The President has, therefore, directed me to announce to Your Excellency that all diplomatic relations between the United States and the German Empire are severed, and that the American Ambassador at Berlin will be immediately withdrawn, and in accordance with such announcement to deliver to Your Excellency your passports. I have, etc.




Department of State,

Washington, March 24, 1917. By direction of the President, the Minister at Brussels has been instructed to withdraw from Belgium, with all diplomatic and consular officers, and take up his official residence at Havre.

After consultation with the Commission for Relief in Belgium, Mr. Whitlock has also been instructed to arrange for the departure of the American members of the Commission.

This step, the seriousness of which is fully appreciated by the Government, was taken only after careful consideration and full consultation with all the interests involved.

When diplomatic relations with Germany were broken off the normal procedure would have been to withdraw the Minister at Brussels and the American members of the Relief Commission. Both this Government and the Commission, however, felt a heavy moral responsibility for the millions of innocent civilians behind the German lines, and it was decided that the work of the Commission must be kept going despite all difficulties until continued American participation became impossible. For over two years it has been the single-minded purpose of this Government and the Commission to see that these ten millions of civilians were fed, and, with this end in view, the Americans concerned have submitted to restrictions imposed on them by the German authorities which, under ordinary conditions, would never have been tolerated.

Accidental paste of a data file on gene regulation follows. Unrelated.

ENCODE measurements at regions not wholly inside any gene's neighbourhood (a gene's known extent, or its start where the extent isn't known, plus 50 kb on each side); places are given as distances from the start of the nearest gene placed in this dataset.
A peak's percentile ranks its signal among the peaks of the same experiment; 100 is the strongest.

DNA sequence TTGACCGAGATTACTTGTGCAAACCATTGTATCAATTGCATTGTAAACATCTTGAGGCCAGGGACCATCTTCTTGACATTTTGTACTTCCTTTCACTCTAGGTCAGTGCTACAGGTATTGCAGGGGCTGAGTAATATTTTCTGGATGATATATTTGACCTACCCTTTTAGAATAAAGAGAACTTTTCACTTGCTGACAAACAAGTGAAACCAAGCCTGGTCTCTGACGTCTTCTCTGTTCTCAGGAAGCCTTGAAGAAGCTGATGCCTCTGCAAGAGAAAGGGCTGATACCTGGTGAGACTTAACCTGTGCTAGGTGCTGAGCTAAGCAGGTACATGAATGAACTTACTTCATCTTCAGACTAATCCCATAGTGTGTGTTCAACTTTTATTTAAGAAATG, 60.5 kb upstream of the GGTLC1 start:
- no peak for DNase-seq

Immediately after tue break in relations the German authorities in Brussels withdrew from Mr. Whitlock the diplomatic privileges and immunities which he had until that time enjoyed. His courier service to The Hague was stopped; he was denied the privilege of communicating with the Department of State in cipher, and later even in plain language. The members of the Relief Commission were placed under great restrictions of movement and communication which hampered the efficient performance of their task. In spite of all these difficulties the Government and Commission were determined to keep the work going till the last possible moment.

Now, however, a more serious difficulty has arisen. In the course of the past 10 days several of the Commission's ships have been attacked without warning by German submarines in flagrant violation of the solemn engagements of the German Government. Protests addressed by this Government to Berlin through the intermediary of the Spanish Government have not been answered. The German Government's disregard of its written undertakings causes grave concern as to the future of the relief work. In any event it is felt that the American staff of the Commission can no longer serve with advantage in Belgium. Although a verbal promise has been made that the members of the Commission would be permitted to leave if they so desire, the German Government's observance of its other undertakings has not been such that the department wou'd feel warranted in accepting responsibility for leaving these American citizens in German-occupied territory.

This Government has approved the proposal of the Netherlands Government to send into Belgium a certain number of Netherlands subjects to carry on the work thus far performed by the Amexican staff.